Here at Chelmer Print we try not to bore our customers by talking about the different types of printing processes that can be used (although we are more than happy to discuss it with you if you are interested). In general our customers trust us to use the right process to get the best result for your job.
However, sometimes you do need to consider the process being used, and letterheads / letterheaded paper are a prime example.
There are two main methods for printing business stationery: digital and lithographic printing. You may often hear printers talking about digital versus litho (generally they will love one and hate the other, and their views are usually shaped by which one they have themselves). Both have their advantages and disadvantages, but should you really have to worry about that?
Now for the geeky technical bit. Digital print typically uses toner (just like an office laser printer … more on that later) whereas litho print uses ink. Both can produce great results. Digital print is great for smaller quantities (where the setup cost of a litho press would make the cost prohibitive, as it involves the need to make printing plates). For example if you just want 500 leaflets, or 50 brochures, then digital will fit the bill perfectly. However, this doesn’t apply to letterheads.
Why not we hear you ask. Well, unlike leaflets or brochures, or most other print come to think about it, letterheaded stationery usually gets printed on a second time. Typically you will run the paper through your own office printer. And this is where the office laser printer comes in. Digital printing presses use heat to fix (or fuse to use the jargon) the toner to the paper. In most circumstances this works fine and the toner will stay exactly where it should be. Unless, that is, you apply heat to the paper in which case it will un-fix itself (Dave is now searching for his dictionary to see if un-fix is a proper word). And office laser printers, just like their big brother (or sister) equivalent the digital printing press, use heat to fix toner to the page. So if you run digitally printed letterheaded paper through your laser printer there is a good chance the print that is already on it will degrade or smudge, or worse still come off inside your laser printer and cause damage.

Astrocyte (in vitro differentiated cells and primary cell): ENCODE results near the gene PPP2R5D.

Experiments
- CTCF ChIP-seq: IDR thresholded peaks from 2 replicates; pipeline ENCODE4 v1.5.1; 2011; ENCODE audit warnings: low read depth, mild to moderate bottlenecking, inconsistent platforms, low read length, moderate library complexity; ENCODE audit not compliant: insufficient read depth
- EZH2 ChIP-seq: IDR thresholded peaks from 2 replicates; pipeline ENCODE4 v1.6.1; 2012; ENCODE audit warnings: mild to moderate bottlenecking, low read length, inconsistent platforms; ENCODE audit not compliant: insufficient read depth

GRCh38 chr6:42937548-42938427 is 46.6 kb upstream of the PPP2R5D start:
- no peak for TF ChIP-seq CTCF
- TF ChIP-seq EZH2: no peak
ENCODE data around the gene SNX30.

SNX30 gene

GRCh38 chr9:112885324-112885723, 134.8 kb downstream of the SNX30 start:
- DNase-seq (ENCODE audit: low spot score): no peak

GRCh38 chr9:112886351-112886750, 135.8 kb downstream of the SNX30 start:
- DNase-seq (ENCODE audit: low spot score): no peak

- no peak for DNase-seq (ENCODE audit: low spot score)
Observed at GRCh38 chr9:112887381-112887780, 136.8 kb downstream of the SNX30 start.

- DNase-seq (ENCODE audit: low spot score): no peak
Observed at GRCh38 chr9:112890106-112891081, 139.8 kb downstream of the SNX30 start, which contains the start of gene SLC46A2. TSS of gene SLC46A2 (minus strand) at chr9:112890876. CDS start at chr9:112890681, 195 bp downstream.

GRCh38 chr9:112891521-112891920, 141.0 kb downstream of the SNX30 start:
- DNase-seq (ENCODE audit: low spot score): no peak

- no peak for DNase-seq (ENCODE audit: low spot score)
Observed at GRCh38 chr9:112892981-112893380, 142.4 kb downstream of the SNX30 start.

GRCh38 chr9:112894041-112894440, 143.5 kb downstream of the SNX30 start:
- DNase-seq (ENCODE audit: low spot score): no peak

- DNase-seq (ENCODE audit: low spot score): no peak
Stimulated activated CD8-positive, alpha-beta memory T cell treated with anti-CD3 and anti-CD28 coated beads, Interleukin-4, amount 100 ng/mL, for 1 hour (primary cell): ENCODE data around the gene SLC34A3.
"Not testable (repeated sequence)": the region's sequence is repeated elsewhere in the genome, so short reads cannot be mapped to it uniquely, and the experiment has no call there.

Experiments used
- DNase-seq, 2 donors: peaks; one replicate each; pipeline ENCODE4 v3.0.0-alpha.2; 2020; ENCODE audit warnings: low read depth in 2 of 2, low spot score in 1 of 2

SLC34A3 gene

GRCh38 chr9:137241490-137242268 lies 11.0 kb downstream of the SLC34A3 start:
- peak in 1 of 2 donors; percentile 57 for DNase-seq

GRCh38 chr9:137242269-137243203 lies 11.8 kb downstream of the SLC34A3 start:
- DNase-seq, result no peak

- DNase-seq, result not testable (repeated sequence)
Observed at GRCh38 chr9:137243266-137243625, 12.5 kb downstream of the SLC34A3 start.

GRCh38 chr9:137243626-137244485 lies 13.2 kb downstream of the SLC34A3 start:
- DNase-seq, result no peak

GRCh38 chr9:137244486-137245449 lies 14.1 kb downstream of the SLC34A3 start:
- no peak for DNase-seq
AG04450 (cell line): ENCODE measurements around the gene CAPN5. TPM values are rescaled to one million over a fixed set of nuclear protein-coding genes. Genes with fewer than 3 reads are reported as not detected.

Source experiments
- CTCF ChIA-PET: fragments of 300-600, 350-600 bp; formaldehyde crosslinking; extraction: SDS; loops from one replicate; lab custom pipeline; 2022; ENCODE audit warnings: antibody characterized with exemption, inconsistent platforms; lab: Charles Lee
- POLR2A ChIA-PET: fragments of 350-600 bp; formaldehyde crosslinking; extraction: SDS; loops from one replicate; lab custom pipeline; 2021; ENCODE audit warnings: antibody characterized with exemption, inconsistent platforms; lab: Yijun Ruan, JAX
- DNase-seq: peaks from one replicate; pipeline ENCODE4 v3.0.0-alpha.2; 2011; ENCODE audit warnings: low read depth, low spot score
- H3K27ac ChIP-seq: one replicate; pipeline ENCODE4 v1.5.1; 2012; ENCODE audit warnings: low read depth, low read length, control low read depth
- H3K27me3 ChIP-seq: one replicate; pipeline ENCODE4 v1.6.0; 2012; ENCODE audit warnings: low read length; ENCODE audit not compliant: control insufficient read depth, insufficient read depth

If you only use inkjet printers in your office, this should not be a problem as inkjet printers typically don’t use the same levels of heat as a laser printer. Although this will vary across different types of printer.
However to be sure, we always use litho printing when producing your letterheads. This ensures that there will never be any problems with subsequent overprinting.
This has possibly been our most technical blog post to date and we hope you didn’t nod off half way through. Either way, please be assured you can trust us to produce the right print job for your requirements, using the right printing process.
Oh, and Dave has just come back with his dictionary. Un-fix is apparently not a proper word. Sorry about that.